Written by Natasha Wing, Illustrated by Sylvie Kantorovitz
Harcourt Inc., 2007
One night, Lucy tossed and turned. She could not, would not, did not want to go to bed.
The plot in a nutshell: A girl creates a monster who keeps her awake.
Because she isn’t tired, Lucy decides to draw a picture. She starts out just drawing shapes and the shapes become a monster. Lucy and the monster play together for a while and then Lucy gets sleepy. But Monster is wide awake and doesn’t want to go to bed. He claims to be hungry, so Lucy draws him some meatballs. When he tells her he’s thirsty, she draws him a bucket of water. He tells her that he needs the bathroom, that he’s cold and that he’s scared and every time, she draws a picture to solve his problem. When he tells her he’s not sleepy, she reads him a book and then, as his eyes are starting to close, she snuggles in bed with him and they both fall asleep.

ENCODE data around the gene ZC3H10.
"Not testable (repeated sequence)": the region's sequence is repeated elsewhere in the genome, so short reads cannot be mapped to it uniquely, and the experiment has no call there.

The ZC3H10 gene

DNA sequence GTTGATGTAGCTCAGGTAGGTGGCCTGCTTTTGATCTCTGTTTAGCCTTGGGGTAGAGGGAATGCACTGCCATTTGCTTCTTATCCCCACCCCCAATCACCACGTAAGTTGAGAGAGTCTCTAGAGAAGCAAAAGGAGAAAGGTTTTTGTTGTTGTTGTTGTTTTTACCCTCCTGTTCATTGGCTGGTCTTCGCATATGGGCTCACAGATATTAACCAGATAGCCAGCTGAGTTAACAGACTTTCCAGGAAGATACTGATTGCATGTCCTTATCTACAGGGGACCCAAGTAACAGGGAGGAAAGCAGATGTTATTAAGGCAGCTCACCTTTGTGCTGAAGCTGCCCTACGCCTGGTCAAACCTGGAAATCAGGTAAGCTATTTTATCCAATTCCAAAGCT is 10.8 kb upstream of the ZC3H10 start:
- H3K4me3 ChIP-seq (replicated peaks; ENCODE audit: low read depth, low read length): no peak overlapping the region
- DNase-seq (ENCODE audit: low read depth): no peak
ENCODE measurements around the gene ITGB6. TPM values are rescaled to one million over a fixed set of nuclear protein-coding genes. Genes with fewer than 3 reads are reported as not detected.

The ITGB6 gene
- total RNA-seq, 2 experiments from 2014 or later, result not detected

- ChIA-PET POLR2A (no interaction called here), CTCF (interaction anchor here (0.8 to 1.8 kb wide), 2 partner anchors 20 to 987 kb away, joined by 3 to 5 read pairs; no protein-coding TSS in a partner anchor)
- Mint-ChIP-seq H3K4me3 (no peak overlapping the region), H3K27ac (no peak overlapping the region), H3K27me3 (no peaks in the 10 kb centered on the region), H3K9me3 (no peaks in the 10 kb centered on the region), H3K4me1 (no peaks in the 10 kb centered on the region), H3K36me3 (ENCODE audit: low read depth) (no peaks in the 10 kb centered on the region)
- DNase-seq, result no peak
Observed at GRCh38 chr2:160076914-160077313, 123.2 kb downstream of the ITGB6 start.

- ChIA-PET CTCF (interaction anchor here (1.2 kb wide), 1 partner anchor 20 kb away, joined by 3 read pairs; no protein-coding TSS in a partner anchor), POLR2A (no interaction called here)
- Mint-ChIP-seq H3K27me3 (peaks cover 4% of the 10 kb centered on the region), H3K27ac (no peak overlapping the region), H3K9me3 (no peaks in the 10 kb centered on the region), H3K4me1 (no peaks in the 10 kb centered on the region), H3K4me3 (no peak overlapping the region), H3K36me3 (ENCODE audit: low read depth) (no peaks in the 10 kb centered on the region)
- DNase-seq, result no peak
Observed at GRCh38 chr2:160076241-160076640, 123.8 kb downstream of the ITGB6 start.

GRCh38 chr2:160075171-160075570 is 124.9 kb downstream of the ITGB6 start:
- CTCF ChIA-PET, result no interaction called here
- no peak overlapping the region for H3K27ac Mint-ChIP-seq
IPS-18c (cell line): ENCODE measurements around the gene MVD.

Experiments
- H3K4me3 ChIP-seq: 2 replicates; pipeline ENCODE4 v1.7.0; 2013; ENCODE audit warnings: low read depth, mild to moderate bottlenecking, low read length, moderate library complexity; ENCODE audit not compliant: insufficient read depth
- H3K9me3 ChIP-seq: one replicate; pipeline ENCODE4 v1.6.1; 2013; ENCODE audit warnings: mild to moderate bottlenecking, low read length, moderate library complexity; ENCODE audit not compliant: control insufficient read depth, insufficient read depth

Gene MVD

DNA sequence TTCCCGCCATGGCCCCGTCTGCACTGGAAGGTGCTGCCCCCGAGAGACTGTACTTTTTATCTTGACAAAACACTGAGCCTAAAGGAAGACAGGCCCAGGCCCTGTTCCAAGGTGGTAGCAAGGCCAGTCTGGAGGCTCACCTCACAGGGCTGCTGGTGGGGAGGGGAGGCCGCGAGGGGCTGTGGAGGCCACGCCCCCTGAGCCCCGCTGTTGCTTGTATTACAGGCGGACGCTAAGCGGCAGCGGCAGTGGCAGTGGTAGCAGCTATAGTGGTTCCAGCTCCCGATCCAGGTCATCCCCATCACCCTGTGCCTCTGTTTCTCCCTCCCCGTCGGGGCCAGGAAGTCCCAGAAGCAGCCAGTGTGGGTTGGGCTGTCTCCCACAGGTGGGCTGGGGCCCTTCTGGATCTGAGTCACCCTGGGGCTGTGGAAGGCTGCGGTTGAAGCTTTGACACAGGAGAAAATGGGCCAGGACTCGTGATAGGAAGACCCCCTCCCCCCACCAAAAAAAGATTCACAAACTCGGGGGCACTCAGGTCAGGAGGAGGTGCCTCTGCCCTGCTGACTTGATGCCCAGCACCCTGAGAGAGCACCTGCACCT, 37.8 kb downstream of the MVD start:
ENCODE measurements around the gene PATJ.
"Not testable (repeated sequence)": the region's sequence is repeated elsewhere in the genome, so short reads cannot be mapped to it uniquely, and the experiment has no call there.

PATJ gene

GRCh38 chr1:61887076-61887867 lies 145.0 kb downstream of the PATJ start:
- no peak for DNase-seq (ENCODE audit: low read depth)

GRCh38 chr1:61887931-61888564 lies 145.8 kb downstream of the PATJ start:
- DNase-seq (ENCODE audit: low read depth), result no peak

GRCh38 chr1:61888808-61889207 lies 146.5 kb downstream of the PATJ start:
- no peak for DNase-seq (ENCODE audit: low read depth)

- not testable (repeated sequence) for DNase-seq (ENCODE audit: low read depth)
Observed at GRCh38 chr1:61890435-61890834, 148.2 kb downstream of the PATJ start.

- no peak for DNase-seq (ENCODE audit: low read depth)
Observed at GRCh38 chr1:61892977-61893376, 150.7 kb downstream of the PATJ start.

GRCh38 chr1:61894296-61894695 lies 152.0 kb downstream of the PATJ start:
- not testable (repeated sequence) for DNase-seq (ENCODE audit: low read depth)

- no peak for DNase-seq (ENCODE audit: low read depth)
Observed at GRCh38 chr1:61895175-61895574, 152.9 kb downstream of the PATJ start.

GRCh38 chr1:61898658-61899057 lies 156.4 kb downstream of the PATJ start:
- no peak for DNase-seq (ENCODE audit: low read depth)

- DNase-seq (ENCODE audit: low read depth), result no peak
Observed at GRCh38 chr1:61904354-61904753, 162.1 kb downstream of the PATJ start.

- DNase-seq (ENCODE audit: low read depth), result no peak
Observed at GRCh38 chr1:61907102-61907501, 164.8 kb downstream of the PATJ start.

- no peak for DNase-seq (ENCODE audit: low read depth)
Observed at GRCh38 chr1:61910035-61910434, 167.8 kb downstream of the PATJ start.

Author Natasha Wing is best known for the The Night Before series of books that all take place, as you might imagine, on the night before something important. This one follows the lead of other great books (Harold and the Purple Crayon springs to mind) in which a hand drawn character comes to life and takes over the plot. In this case, it has the added bonus of changing roles for Lucy and making her take over the parental role, dealing with all the monkey wrenches that Monster throws into her plan to get him to sleep.
The oil paint and pastel artwork from illustrator Sylvie Kantorovitz makes sure that this monster is never scary in any way. His face is very expressive and you can easily tell what he’s feeling or thinking based on his body language. There is a clear differentiation in the artwork between Lucy and Monster, who always appears as though he was drawn with crayons. Even his word balloons are different, with big chunky multi-colored letters outlined in black. I like that Lucy does her best to settle him down and then goes to sleep when she’s tired, setting a good example that he finally decides to follow.
And what did we learn? What I take away from this book is that you have to be careful how you pass your time before bed, because you might be creating a monster yourself.